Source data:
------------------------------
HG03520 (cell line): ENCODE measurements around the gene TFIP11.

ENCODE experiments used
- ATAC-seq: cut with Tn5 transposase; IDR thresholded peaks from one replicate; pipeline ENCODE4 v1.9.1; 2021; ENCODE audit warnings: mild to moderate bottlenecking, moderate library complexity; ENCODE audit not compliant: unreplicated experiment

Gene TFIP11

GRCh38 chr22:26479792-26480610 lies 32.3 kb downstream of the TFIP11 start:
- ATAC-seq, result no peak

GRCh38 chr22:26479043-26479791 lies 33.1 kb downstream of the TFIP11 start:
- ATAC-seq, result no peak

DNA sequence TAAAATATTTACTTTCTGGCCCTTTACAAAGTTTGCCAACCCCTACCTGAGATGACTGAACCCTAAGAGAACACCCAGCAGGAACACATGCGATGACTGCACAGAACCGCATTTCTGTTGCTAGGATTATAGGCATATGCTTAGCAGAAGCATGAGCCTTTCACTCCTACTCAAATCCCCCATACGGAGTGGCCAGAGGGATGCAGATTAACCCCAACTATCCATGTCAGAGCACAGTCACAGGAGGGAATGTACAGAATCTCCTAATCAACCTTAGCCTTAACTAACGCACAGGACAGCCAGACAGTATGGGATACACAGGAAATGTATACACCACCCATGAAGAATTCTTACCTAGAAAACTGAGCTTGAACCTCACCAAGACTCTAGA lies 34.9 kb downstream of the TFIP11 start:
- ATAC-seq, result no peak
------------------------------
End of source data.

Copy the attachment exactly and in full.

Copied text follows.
HG03520 (cell line): ENCODE measurements around the gene TFIP11.

ENCODE experiments used
- ATAC-seq: cut with Tn5 transposase; IDR thresholded peaks from one replicate; pipeline ENCODE4 v1.9.1; 2021; ENCODE audit warnings: mild to moderate bottlenecking, moderate library complexity; ENCODE audit not compliant: unreplicated experiment

Gene TFIP11

GRCh38 chr22:26479792-26480610 lies 32.3 kb downstream of the TFIP11 start:
- ATAC-seq, result no peak

GRCh38 chr22:26479043-26479791 lies 33.1 kb downstream of the TFIP11 start:
- ATAC-seq, result no peak

DNA sequence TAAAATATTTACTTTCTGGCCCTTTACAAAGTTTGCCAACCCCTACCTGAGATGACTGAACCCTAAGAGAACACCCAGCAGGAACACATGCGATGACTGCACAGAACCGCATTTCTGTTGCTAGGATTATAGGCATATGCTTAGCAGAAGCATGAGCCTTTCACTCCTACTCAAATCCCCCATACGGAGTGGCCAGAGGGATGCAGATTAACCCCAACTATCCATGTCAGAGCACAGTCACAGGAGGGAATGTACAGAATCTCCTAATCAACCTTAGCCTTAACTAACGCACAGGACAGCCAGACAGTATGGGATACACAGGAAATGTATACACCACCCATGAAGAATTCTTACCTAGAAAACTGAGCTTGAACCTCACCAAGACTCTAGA lies 34.9 kb downstream of the TFIP11 start:
- ATAC-seq, result no peak